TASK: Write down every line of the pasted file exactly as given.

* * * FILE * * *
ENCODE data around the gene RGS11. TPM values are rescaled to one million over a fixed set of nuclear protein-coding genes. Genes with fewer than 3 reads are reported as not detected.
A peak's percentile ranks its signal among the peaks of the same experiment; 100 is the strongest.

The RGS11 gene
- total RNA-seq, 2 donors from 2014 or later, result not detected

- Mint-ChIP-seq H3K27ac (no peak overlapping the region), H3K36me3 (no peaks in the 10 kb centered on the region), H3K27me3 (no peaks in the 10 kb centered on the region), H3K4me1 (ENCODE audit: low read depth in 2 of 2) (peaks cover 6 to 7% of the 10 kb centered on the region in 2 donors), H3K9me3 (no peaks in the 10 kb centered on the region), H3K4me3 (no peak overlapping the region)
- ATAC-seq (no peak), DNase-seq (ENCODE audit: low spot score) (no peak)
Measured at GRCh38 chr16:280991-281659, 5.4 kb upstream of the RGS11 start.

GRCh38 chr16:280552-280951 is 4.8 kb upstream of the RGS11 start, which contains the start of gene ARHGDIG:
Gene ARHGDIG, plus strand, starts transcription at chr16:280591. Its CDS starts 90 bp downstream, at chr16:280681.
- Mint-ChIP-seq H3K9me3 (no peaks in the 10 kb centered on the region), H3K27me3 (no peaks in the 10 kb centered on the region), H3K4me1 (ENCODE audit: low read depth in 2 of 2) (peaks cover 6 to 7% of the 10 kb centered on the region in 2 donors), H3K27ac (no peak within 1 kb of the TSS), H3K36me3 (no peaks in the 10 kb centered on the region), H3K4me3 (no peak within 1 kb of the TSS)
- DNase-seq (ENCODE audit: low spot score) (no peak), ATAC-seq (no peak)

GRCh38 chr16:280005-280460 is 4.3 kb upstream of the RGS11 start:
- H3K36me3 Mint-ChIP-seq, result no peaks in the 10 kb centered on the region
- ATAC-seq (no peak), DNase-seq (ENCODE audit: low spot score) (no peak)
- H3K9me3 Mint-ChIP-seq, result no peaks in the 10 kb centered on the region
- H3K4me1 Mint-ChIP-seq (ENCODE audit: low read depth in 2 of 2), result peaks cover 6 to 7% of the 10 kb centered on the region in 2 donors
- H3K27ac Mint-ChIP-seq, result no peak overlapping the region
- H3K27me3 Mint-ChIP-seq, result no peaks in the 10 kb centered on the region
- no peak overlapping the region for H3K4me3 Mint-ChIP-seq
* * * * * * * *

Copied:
ENCODE data around the gene RGS11. TPM values are rescaled to one million over a fixed set of nuclear protein-coding genes. Genes with fewer than 3 reads are reported as not detected.
A peak's percentile ranks its signal among the peaks of the same experiment; 100 is the strongest.

The RGS11 gene
- total RNA-seq, 2 donors from 2014 or later, result not detected

- Mint-ChIP-seq H3K27ac (no peak overlapping the region), H3K36me3 (no peaks in the 10 kb centered on the region), H3K27me3 (no peaks in the 10 kb centered on the region), H3K4me1 (ENCODE audit: low read depth in 2 of 2) (peaks cover 6 to 7% of the 10 kb centered on the region in 2 donors), H3K9me3 (no peaks in the 10 kb centered on the region), H3K4me3 (no peak overlapping the region)
- ATAC-seq (no peak), DNase-seq (ENCODE audit: low spot score) (no peak)
Measured at GRCh38 chr16:280991-281659, 5.4 kb upstream of the RGS11 start.

GRCh38 chr16:280552-280951 is 4.8 kb upstream of the RGS11 start, which contains the start of gene ARHGDIG:
Gene ARHGDIG, plus strand, starts transcription at chr16:280591. Its CDS starts 90 bp downstream, at chr16:280681.
- Mint-ChIP-seq H3K9me3 (no peaks in the 10 kb centered on the region), H3K27me3 (no peaks in the 10 kb centered on the region), H3K4me1 (ENCODE audit: low read depth in 2 of 2) (peaks cover 6 to 7% of the 10 kb centered on the region in 2 donors), H3K27ac (no peak within 1 kb of the TSS), H3K36me3 (no peaks in the 10 kb centered on the region), H3K4me3 (no peak within 1 kb of the TSS)
- DNase-seq (ENCODE audit: low spot score) (no peak), ATAC-seq (no peak)

GRCh38 chr16:280005-280460 is 4.3 kb upstream of the RGS11 start:
- H3K36me3 Mint-ChIP-seq, result no peaks in the 10 kb centered on the region
- ATAC-seq (no peak), DNase-seq (ENCODE audit: low spot score) (no peak)
- H3K9me3 Mint-ChIP-seq, result no peaks in the 10 kb centered on the region
- H3K4me1 Mint-ChIP-seq (ENCODE audit: low read depth in 2 of 2), result peaks cover 6 to 7% of the 10 kb centered on the region in 2 donors
- H3K27ac Mint-ChIP-seq, result no peak overlapping the region
- H3K27me3 Mint-ChIP-seq, result no peaks in the 10 kb centered on the region
- no peak overlapping the region for H3K4me3 Mint-ChIP-seq